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This Malaysian Student May Have Just Found The Solution Against Superbugs





If we had to use a one-liner to describe the impact of Shu Lam’s research, then Neil Armstrong’s world-famous quote would be a good fit – it is indeed “one small step for a man, a giant leap for mankind.”

Shu, a PhD student at the University of Melbourne, has just discovered an innovative and groundbreaking new method of addressing superbugs – all without having to use antibiotics.

Superbugs, also known as antibiotic-resistant bacteria, pose a huge public health concern across the globe. According to the World Health Organization, the list of infections which are becoming harder to treat is growing, with diseases ranging from gonorrhea to tuberculosis becoming more unresponsive to standard treatment regimens. Because available antibiotics are less effective against these resistant organisms, scientists all over the world are looking for ways to develop new antibiotics which could kill them.

Methicillin-resistant Staphylococcus aureus, or MRSA, is one of the most dangerous superbugs.

But Shu, 25, is not one of them. Instead of finding a new antibiotic to treat these superbugs, Shu decided to target the bacteria by using polymers.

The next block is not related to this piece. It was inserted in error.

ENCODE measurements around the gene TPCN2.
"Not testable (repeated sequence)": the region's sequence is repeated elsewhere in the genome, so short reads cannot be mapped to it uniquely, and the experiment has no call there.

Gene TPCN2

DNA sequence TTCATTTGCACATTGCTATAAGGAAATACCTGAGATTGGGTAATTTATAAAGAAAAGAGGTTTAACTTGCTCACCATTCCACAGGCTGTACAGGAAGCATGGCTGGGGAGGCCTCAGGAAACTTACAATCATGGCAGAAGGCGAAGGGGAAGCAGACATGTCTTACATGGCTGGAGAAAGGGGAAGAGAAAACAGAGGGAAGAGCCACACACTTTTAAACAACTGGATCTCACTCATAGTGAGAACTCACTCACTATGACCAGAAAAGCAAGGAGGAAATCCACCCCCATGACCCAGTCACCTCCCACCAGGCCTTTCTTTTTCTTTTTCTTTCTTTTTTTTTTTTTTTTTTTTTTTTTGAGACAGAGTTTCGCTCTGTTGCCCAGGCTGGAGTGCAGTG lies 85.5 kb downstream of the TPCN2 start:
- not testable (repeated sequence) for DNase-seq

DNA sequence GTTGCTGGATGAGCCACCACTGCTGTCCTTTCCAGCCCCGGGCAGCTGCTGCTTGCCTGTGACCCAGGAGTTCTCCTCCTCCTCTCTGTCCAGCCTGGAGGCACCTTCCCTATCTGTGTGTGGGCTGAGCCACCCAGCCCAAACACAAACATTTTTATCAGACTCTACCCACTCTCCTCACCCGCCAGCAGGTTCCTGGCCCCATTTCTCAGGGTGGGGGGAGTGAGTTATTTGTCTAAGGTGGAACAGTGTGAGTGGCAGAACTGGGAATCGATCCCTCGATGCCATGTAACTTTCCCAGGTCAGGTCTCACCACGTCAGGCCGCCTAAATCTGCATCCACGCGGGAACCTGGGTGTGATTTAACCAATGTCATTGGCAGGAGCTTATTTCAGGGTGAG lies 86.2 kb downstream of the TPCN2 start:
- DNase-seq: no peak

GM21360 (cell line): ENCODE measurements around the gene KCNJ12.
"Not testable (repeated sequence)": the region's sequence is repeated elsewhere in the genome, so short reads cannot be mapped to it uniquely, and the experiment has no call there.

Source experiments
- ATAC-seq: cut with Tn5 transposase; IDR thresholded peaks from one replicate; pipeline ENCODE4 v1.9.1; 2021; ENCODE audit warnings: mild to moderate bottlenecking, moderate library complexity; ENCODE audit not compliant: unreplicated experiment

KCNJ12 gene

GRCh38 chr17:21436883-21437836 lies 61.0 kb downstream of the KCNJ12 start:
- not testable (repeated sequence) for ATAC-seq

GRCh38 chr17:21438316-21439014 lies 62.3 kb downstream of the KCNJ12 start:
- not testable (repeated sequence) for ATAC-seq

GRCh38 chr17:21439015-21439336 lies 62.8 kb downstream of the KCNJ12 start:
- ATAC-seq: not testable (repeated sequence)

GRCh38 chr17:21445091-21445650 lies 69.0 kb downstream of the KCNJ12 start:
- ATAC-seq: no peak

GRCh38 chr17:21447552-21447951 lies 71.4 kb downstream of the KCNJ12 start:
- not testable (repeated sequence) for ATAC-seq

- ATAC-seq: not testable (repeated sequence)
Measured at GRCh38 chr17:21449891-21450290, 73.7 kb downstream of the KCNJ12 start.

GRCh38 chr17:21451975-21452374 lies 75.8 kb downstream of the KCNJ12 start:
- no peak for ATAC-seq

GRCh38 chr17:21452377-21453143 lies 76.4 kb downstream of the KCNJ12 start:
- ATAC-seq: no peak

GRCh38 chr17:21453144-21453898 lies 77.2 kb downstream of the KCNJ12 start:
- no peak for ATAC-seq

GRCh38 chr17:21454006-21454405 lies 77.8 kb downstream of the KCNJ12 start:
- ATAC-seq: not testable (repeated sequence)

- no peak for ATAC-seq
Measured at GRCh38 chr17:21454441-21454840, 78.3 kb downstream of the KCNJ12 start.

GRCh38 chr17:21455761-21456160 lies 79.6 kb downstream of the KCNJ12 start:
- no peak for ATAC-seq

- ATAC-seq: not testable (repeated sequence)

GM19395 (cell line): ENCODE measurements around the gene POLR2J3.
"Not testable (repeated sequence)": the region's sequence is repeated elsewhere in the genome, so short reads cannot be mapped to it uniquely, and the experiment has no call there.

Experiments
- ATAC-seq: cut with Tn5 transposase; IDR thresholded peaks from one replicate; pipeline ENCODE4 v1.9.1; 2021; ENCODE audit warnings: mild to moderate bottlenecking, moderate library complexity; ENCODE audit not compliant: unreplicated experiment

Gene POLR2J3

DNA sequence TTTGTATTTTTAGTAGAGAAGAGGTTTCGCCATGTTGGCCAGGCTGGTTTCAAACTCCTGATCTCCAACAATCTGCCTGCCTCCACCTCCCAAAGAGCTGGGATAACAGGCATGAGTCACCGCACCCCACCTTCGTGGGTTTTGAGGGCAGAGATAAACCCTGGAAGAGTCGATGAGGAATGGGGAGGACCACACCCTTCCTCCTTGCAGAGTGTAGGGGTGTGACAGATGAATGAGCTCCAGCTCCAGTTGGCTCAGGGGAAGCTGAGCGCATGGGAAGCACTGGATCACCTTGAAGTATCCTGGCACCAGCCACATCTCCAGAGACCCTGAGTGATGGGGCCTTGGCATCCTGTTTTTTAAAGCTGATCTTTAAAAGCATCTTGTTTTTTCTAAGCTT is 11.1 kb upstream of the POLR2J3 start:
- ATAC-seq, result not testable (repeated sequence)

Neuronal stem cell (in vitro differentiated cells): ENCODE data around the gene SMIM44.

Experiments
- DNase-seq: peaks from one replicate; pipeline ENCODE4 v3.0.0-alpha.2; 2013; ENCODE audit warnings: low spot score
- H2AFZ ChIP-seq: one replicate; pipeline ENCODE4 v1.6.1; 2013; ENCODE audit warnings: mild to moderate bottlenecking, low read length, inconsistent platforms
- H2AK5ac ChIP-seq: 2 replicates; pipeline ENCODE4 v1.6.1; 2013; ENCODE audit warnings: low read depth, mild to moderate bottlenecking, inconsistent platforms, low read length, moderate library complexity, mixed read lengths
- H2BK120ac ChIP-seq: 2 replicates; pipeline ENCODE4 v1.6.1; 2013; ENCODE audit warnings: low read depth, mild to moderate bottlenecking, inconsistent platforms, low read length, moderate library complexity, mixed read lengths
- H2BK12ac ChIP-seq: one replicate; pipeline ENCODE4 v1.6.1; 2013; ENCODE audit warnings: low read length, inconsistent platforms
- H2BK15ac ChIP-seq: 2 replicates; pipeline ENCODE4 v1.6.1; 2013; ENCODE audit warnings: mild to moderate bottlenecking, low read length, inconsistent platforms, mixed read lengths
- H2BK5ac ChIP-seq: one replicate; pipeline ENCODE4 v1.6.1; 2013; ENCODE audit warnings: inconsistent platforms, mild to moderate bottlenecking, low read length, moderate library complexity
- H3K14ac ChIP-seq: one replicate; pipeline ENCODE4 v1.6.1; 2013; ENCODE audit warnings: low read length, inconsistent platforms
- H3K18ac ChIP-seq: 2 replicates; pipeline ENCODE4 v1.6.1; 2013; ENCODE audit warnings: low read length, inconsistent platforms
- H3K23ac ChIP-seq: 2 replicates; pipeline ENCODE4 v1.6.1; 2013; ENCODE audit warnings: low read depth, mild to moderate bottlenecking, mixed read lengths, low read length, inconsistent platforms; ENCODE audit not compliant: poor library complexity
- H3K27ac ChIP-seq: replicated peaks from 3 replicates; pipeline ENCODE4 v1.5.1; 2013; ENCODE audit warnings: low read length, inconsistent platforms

According to Shu, the star-shaped polymers she developed effectively killed six strains of superbugs by just ripping its cell walls apart.

These polymers, which Shu’s research team has called SNAPPs (structurally nanoengineered antimicrobial peptide polymers), attacks, penetrates, and destabilizes the cell membrane of bacteria. The good news about this groundbreaking innovation is that it only targets the bacteria and doesn’t affect other healthy cells near it.

The fluorescent-tagged SNAPPs (green) can be seen in this image attacking the bacteria E. coli

The results of their experiments are promising so far, as the polymers were effective against all six strains of drug-resistant bacteria that they tested. This breakthrough is still in its infancy, but it seems we are finally gaining ground in our battle against superbugs.

In short, way to go, science!

If you want to know more about antibiotic resistance, you can check out the WHO website.

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